# Fusion Energy (not fission)

Nuclear FUSION is NOT nuclear fission. The sun (pictured) is a natural fusion reactor. The fusion program aims at creating a very small version of the sun in a fusion reactor, potentially yielding immense power with few drawbacks.

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Introduction to Fusion Power

Fusion power has many potential attractive features:

• Abundant fuel
• Intrinsically safe
• No production of CO2 or atmospheric pollutants
• "Clean nuclear stove" producing relatively short-lived waste.

Fusion power advocates commonly propose the use of deuterium, or tritium, both isotopes of hydrogen, as fuel and in many current designs also lithium and boron. Assuming a fusion energy output equal to the current global output and that this does not increase in the future, then the known current lithium reserves would last 3000 years, lithium from sea water would last 60 million years, and a more complicated fusion process using only deuterium from sea water would have fuel for 150 billion years. For more background, see HERE.

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ITER

Topical information on fusion energy? The first thing to discuss is  ITER.

ITER is the most advanced fusion project, now being constructed in Cadarache, France. It is a long-term development project that hopefully will take fusion out of the laboratory and into commercial use. ITER is jointly financed by the countries in the above logo. "ITER" means "journey" in Latin.

HERE is the official ITER site. Here is a picture of what the device will look like:

A cut-away view of the ITER Tokamak, revealing the donut-shaped plasma inside of the vacuum vessel.

Here is a short VIDEO about ITER:

HERE is news about ITER from Gary Johnson, Deputy Director.

Recent photo of ITER construction:

EVENT: ITER Industry Day

On 4 December 2017, around 100 policy-makers, senior company executives and energy experts from Europe and the rest of the world participating in the ITER project met at the ITER Industry Day, organised by the European Commission in Brussels. The event centred on how fusion is already delivering concrete opportunities for industry and is having a positive effect on jobs, economic growth and innovation.

#iterindustryday

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Other Fusion Devices (Stellarator, Lasers)

The Stellarator

Stellarators have a more complicated geometry than tokamaks (ITER is a tokamak), with extra twists. These are designed to help make the fusion reaction last for a longer time. Recent experiments have shown that stellarators may become competitive, see HERE for a popular account.

Here is a picture:

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Laser fusion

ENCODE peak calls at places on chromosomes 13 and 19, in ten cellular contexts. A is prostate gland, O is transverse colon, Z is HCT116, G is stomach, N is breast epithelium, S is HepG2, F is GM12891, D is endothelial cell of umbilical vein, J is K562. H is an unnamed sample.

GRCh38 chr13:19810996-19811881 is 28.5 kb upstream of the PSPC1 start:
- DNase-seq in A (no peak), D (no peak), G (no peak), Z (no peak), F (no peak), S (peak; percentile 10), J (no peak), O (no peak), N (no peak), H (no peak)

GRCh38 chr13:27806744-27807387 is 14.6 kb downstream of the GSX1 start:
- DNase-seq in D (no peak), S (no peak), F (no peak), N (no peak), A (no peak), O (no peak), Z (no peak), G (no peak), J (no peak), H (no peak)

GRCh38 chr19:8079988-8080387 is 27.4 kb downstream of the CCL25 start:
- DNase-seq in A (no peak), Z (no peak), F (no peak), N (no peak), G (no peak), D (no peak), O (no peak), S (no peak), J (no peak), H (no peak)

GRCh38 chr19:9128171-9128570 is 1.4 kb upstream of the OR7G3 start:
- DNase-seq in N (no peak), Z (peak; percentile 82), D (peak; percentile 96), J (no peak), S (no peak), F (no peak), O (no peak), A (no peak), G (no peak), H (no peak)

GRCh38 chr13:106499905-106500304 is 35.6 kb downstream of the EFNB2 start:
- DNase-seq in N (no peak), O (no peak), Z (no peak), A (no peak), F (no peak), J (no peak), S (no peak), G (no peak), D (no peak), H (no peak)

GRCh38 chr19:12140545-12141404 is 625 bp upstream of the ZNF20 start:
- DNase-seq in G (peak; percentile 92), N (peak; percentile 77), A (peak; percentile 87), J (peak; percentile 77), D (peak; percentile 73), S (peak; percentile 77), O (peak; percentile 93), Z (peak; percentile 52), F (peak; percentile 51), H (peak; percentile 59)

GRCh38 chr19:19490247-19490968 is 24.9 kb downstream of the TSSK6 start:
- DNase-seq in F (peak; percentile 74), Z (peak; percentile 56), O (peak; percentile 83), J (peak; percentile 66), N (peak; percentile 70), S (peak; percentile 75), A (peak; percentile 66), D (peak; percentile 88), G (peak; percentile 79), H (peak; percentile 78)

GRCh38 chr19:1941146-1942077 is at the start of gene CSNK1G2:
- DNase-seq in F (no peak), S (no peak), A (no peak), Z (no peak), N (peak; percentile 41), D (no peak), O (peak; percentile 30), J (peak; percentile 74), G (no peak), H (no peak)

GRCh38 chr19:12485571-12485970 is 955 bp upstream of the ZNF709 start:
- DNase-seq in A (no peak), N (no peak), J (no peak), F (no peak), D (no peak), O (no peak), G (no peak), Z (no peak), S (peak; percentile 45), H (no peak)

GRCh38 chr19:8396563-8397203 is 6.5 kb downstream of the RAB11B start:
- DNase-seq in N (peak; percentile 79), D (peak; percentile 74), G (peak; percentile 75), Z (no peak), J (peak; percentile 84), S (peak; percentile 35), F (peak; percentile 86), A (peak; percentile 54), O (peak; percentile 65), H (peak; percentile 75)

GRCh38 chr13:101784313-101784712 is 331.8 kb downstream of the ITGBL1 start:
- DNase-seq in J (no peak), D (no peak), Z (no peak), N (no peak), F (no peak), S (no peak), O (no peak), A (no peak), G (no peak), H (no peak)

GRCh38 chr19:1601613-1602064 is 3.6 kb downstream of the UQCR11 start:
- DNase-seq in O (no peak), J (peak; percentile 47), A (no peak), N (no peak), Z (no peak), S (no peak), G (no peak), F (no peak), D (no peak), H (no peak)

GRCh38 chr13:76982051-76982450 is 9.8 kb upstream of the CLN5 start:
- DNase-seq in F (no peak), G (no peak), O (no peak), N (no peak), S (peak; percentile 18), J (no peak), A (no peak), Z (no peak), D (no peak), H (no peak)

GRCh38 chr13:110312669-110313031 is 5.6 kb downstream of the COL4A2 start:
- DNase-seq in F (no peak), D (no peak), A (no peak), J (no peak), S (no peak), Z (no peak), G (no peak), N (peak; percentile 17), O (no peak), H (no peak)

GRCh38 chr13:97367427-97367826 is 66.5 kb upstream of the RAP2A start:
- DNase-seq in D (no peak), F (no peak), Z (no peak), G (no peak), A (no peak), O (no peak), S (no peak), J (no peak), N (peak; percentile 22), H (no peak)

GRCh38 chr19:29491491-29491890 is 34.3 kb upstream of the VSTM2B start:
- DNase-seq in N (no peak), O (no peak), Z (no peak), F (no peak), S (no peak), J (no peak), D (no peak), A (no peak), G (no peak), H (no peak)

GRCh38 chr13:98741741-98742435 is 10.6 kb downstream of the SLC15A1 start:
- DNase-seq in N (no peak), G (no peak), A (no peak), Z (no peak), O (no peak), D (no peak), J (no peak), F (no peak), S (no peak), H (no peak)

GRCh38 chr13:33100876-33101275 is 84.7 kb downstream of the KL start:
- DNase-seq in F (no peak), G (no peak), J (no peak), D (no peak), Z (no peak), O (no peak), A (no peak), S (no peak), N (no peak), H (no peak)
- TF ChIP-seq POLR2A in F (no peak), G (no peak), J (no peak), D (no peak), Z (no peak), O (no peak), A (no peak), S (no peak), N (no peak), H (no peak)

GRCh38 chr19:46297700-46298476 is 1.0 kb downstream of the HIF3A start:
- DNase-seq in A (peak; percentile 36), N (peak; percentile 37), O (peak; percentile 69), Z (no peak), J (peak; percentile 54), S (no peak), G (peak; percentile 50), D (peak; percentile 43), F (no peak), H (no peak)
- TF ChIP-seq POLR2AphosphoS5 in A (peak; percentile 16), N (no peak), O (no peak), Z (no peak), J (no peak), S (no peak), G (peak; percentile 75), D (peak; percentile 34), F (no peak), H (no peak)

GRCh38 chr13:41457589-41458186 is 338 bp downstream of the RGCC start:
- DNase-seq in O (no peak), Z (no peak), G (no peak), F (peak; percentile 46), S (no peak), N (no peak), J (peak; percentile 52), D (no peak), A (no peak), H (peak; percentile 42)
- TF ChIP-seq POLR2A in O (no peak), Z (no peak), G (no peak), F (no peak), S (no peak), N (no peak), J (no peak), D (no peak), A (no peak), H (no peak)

Also called inertial confinement fusion, laser fusion works by focusing laser beams on a microcapsule pellet to high accuracy, heating the pellet and driving the fusion reaction. Here is a picture of the NOVA laser fusion facility in California:

And here is a picture of a fuel microcapsule pellet:

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Commercial Fusion Power Reactors

Source: Richard Mattas, Retired Scientist from Argonne National Laboratory

Both inertial and magnetic fusion approaches can be modified for power production.  Fusion power plant design studies have been performed since the 1960’s, and there are numerous design concepts that have been analyzed and tested.

Magnetic fusion

Once the plasma physics of fusion is demonstrated in ITER, the next step is to use that fusion power to produce useful energy for the public.

The overall features of a power production facility are surprisingly similar to ITER.  The main differences are in the components closest to the plasma, generally known as the blanket and first wall.  In ITER the blanket absorbs the neutrons generated within the plasma so it acts as a radiation shield for the rest of the reactor.  In a power plant, the blanket must also produce tritium fuel and remove the power at high temperatures so it can be efficiently used for electric power conversion.

The overall size of the fusion reactor is marginally larger than ITER, so the non-nuclear components, e.g., the large superconducting magnets, will be effectively field tested with ITER.  The nuclear components will only be tested on a small scale in ITER, so additional materials and long-term reliability tests are needed before building a commercial power reactor.

Inertial Fusion

A first wall and blanket are also added to the inertial fusion system, but there are some differences compared to magnetic fusion.  First, inertial fusion does not require a magnetic field, so there are no magnets to constrain the geometry.  Second, high-energy beans must penetrate to the fuel pellet in the center of the reactor to ignite it, and thus there are many holes in the first wall and blanket to accommodate the beams.  Third, an inertial power reactor has a pellet ignition repetition rate of about one per second.

The types of materials used for inertial power reactors are similar to those used for magnetic systems, but the geometry and power response are considerably different.

Research to Commercial: When?

Fusion R&D is expensive since the test facilities alone to demonstrate the physics and technology typically cost more than $1B. The overall cost of ITER for construction and operation is estimated to be about$20B, and it is now the largest international research project in the world.  The large cost along with the long times for construction and testing mean that a commercial fusion power plant is still 20-30 years away.

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Last edit 15Jan2018

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